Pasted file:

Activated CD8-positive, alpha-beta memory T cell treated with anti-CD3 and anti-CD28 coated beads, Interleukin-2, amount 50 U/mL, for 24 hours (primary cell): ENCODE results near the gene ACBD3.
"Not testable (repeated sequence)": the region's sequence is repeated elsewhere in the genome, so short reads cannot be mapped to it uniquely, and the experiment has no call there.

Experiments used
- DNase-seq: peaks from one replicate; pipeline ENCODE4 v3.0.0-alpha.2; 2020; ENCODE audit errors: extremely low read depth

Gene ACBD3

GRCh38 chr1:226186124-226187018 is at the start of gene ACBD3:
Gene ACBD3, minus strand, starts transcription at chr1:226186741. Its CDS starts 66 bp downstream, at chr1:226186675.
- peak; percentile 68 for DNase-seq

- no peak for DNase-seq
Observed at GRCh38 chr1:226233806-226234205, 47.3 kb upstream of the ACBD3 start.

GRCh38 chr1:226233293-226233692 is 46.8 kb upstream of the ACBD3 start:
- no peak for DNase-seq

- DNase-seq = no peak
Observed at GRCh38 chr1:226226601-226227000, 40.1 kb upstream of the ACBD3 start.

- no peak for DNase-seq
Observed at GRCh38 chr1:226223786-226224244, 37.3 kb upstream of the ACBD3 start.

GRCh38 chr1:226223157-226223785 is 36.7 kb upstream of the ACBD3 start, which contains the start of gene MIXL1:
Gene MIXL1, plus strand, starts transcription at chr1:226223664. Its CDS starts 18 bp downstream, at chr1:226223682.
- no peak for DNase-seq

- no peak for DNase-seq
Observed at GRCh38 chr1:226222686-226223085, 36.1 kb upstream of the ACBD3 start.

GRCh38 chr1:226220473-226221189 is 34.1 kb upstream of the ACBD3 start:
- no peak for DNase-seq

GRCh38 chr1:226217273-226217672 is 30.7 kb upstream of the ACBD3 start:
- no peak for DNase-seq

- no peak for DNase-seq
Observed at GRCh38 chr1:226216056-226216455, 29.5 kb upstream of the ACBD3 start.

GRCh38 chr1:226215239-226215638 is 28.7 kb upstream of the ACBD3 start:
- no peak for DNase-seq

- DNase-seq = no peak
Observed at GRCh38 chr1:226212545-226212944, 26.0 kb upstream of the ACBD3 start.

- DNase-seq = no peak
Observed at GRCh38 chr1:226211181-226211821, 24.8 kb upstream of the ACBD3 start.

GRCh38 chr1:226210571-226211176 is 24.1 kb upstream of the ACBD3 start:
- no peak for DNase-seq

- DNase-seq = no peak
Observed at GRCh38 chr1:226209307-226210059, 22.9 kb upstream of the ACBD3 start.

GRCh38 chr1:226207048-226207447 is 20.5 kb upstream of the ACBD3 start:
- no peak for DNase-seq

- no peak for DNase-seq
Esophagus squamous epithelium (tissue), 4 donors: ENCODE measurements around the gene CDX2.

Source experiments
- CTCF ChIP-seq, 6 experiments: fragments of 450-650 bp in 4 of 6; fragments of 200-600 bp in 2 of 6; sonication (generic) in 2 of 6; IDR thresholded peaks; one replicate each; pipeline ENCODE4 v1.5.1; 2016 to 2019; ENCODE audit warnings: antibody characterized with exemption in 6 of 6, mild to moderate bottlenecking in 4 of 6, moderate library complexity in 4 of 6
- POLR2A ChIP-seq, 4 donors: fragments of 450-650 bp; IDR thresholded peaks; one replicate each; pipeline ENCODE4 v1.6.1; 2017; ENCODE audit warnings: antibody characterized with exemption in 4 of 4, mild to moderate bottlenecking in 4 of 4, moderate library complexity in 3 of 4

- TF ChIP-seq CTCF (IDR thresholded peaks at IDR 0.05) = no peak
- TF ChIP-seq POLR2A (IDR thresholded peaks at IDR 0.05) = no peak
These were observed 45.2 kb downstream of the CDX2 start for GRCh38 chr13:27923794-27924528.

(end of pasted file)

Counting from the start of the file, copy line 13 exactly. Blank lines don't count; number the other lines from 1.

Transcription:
- DNase-seq = no peak